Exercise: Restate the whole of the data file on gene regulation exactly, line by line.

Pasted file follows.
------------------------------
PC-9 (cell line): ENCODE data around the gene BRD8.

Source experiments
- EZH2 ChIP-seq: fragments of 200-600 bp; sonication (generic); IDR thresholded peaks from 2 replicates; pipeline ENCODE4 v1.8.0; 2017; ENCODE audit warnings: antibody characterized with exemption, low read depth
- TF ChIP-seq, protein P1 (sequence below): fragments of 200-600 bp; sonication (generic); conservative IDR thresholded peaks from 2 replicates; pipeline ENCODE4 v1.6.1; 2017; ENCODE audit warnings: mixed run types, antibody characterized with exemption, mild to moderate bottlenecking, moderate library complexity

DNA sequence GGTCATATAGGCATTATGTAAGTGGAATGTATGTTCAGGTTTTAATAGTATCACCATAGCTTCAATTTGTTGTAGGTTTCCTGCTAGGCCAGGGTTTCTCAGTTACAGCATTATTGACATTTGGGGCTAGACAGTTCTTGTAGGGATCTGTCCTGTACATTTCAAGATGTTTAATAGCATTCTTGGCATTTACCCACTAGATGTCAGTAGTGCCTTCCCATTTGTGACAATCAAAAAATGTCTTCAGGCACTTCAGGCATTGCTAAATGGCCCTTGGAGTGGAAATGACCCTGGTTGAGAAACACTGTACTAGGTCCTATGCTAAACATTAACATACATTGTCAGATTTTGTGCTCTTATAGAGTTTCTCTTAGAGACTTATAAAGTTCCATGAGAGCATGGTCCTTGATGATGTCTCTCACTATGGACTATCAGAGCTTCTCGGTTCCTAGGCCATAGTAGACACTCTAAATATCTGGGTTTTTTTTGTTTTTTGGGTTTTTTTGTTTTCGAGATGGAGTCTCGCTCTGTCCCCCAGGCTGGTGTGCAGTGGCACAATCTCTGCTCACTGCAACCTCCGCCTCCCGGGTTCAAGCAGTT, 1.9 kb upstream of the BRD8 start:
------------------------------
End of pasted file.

PC-9 (cell line): ENCODE data around the gene BRD8.

Source experiments
- EZH2 ChIP-seq: fragments of 200-600 bp; sonication (generic); IDR thresholded peaks from 2 replicates; pipeline ENCODE4 v1.8.0; 2017; ENCODE audit warnings: antibody characterized with exemption, low read depth
- TF ChIP-seq, protein P1 (sequence below): fragments of 200-600 bp; sonication (generic); conservative IDR thresholded peaks from 2 replicates; pipeline ENCODE4 v1.6.1; 2017; ENCODE audit warnings: mixed run types, antibody characterized with exemption, mild to moderate bottlenecking, moderate library complexity

DNA sequence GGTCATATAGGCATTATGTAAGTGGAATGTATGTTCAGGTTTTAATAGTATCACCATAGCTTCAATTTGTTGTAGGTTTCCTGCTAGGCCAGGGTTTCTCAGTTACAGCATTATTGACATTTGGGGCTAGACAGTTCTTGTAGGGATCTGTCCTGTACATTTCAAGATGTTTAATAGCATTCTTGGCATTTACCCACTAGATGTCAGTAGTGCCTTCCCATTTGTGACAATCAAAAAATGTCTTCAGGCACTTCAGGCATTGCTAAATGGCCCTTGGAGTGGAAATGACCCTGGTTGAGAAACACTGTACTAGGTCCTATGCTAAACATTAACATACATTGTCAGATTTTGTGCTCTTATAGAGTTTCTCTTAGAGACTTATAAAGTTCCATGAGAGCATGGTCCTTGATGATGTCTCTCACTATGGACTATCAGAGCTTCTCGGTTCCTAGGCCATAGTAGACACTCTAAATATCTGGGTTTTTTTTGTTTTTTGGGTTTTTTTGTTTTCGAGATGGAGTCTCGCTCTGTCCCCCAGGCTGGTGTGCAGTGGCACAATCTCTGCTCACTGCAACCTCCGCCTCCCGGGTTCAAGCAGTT, 1.9 kb upstream of the BRD8 start: